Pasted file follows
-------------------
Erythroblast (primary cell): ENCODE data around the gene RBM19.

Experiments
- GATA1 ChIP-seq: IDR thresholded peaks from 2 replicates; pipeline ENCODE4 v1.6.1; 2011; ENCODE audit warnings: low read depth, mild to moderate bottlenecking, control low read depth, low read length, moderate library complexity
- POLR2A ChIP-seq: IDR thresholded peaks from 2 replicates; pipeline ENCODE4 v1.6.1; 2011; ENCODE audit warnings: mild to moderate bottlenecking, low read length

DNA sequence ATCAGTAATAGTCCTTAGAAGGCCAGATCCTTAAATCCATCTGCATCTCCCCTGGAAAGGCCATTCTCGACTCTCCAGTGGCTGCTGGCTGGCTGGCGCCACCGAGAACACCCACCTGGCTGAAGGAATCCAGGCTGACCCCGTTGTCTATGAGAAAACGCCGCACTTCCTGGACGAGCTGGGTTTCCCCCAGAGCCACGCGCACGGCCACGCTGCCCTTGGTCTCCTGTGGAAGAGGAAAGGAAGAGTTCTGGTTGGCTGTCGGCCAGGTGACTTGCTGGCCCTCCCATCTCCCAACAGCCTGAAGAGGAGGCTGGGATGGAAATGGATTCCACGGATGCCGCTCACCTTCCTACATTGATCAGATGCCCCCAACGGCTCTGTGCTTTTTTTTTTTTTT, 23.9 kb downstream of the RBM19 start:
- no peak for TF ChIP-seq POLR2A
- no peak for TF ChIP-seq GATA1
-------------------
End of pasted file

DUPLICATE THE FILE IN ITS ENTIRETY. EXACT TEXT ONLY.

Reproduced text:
Erythroblast (primary cell): ENCODE data around the gene RBM19.

Experiments
- GATA1 ChIP-seq: IDR thresholded peaks from 2 replicates; pipeline ENCODE4 v1.6.1; 2011; ENCODE audit warnings: low read depth, mild to moderate bottlenecking, control low read depth, low read length, moderate library complexity
- POLR2A ChIP-seq: IDR thresholded peaks from 2 replicates; pipeline ENCODE4 v1.6.1; 2011; ENCODE audit warnings: mild to moderate bottlenecking, low read length

DNA sequence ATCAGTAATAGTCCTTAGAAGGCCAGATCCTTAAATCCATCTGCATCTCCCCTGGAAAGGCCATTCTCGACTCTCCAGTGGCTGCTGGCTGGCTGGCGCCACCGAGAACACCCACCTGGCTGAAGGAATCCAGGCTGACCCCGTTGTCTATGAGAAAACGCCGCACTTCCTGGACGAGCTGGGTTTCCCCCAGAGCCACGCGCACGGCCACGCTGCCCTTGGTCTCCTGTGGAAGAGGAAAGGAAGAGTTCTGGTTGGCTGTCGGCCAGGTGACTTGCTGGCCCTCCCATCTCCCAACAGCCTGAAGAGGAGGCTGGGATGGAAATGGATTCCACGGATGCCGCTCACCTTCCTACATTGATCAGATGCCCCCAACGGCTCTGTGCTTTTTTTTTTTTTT, 23.9 kb downstream of the RBM19 start:
- no peak for TF ChIP-seq POLR2A
- no peak for TF ChIP-seq GATA1